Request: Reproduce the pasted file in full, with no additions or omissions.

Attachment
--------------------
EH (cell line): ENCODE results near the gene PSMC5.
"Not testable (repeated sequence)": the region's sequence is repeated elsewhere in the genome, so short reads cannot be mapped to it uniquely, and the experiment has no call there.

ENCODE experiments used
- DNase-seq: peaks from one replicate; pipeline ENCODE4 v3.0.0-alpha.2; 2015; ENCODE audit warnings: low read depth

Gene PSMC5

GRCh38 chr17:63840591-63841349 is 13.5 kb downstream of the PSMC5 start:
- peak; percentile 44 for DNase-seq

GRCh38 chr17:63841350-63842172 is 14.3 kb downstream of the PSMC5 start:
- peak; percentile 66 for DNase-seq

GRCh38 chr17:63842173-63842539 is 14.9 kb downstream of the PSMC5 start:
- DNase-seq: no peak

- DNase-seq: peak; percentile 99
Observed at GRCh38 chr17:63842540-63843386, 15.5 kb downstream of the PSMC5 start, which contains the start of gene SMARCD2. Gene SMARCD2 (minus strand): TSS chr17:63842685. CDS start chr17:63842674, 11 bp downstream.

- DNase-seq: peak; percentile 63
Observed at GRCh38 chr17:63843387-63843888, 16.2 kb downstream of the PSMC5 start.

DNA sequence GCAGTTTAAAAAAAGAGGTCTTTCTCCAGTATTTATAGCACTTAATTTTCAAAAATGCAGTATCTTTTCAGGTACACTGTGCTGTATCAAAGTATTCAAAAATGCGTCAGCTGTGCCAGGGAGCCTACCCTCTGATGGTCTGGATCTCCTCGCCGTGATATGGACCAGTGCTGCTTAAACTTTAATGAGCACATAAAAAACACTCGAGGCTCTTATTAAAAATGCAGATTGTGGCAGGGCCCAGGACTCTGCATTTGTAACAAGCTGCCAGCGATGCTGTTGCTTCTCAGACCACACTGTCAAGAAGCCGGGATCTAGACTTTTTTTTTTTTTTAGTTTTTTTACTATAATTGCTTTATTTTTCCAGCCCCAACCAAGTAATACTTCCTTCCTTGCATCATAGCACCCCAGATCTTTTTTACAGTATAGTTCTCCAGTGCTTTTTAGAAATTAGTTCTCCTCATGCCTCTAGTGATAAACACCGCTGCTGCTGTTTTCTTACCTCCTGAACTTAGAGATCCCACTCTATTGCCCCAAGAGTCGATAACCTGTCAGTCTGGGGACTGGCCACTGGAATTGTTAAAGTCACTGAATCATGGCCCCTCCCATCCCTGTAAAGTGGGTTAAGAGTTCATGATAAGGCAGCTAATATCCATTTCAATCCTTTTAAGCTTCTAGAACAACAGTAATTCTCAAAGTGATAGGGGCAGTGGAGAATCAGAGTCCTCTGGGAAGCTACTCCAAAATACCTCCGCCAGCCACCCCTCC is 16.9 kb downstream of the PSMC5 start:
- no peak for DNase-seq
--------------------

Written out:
EH (cell line): ENCODE results near the gene PSMC5.
"Not testable (repeated sequence)": the region's sequence is repeated elsewhere in the genome, so short reads cannot be mapped to it uniquely, and the experiment has no call there.

ENCODE experiments used
- DNase-seq: peaks from one replicate; pipeline ENCODE4 v3.0.0-alpha.2; 2015; ENCODE audit warnings: low read depth

Gene PSMC5

GRCh38 chr17:63840591-63841349 is 13.5 kb downstream of the PSMC5 start:
- peak; percentile 44 for DNase-seq

GRCh38 chr17:63841350-63842172 is 14.3 kb downstream of the PSMC5 start:
- peak; percentile 66 for DNase-seq

GRCh38 chr17:63842173-63842539 is 14.9 kb downstream of the PSMC5 start:
- DNase-seq: no peak

- DNase-seq: peak; percentile 99
Observed at GRCh38 chr17:63842540-63843386, 15.5 kb downstream of the PSMC5 start, which contains the start of gene SMARCD2. Gene SMARCD2 (minus strand): TSS chr17:63842685. CDS start chr17:63842674, 11 bp downstream.

- DNase-seq: peak; percentile 63
Observed at GRCh38 chr17:63843387-63843888, 16.2 kb downstream of the PSMC5 start.

DNA sequence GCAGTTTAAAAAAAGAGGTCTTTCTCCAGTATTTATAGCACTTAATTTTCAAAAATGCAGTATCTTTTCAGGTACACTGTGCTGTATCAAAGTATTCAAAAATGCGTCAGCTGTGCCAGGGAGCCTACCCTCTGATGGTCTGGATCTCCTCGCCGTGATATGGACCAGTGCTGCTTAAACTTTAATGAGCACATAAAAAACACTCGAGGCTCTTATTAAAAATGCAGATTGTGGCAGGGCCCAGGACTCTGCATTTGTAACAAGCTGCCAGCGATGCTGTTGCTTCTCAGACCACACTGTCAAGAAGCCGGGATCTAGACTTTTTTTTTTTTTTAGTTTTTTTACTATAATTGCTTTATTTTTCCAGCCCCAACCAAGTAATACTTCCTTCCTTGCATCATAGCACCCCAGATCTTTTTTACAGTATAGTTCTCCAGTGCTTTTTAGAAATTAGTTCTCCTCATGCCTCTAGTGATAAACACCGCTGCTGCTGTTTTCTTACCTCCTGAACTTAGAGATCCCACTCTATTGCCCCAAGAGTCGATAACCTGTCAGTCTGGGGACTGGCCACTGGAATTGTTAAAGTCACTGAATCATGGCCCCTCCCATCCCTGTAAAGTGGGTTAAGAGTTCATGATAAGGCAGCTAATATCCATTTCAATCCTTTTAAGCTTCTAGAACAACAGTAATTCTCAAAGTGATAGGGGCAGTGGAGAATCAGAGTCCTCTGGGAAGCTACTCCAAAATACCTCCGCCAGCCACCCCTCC is 16.9 kb downstream of the PSMC5 start:
- no peak for DNase-seq